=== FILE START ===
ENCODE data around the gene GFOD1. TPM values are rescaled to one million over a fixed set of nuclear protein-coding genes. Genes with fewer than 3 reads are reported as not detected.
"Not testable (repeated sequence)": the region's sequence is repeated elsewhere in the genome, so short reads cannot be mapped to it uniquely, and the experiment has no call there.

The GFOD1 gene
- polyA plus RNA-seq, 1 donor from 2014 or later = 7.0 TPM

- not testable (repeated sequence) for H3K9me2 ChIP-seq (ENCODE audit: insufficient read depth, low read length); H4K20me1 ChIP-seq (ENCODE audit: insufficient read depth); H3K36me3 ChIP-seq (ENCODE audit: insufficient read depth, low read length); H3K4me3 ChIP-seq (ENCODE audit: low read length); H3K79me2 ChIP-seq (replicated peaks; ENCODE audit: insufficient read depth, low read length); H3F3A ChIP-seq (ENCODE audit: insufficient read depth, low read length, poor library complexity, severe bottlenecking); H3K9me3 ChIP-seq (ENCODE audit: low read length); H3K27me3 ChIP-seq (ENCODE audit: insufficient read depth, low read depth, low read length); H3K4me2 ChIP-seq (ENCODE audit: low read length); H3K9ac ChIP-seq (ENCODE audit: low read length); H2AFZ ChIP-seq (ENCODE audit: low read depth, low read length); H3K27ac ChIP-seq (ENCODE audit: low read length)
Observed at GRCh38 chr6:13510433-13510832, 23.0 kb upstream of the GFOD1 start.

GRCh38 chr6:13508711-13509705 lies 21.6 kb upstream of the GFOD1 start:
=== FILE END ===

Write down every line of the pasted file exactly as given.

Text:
ENCODE data around the gene GFOD1. TPM values are rescaled to one million over a fixed set of nuclear protein-coding genes. Genes with fewer than 3 reads are reported as not detected.
"Not testable (repeated sequence)": the region's sequence is repeated elsewhere in the genome, so short reads cannot be mapped to it uniquely, and the experiment has no call there.

The GFOD1 gene
- polyA plus RNA-seq, 1 donor from 2014 or later = 7.0 TPM

- not testable (repeated sequence) for H3K9me2 ChIP-seq (ENCODE audit: insufficient read depth, low read length); H4K20me1 ChIP-seq (ENCODE audit: insufficient read depth); H3K36me3 ChIP-seq (ENCODE audit: insufficient read depth, low read length); H3K4me3 ChIP-seq (ENCODE audit: low read length); H3K79me2 ChIP-seq (replicated peaks; ENCODE audit: insufficient read depth, low read length); H3F3A ChIP-seq (ENCODE audit: insufficient read depth, low read length, poor library complexity, severe bottlenecking); H3K9me3 ChIP-seq (ENCODE audit: low read length); H3K27me3 ChIP-seq (ENCODE audit: insufficient read depth, low read depth, low read length); H3K4me2 ChIP-seq (ENCODE audit: low read length); H3K9ac ChIP-seq (ENCODE audit: low read length); H2AFZ ChIP-seq (ENCODE audit: low read depth, low read length); H3K27ac ChIP-seq (ENCODE audit: low read length)
Observed at GRCh38 chr6:13510433-13510832, 23.0 kb upstream of the GFOD1 start.

GRCh38 chr6:13508711-13509705 lies 21.6 kb upstream of the GFOD1 start: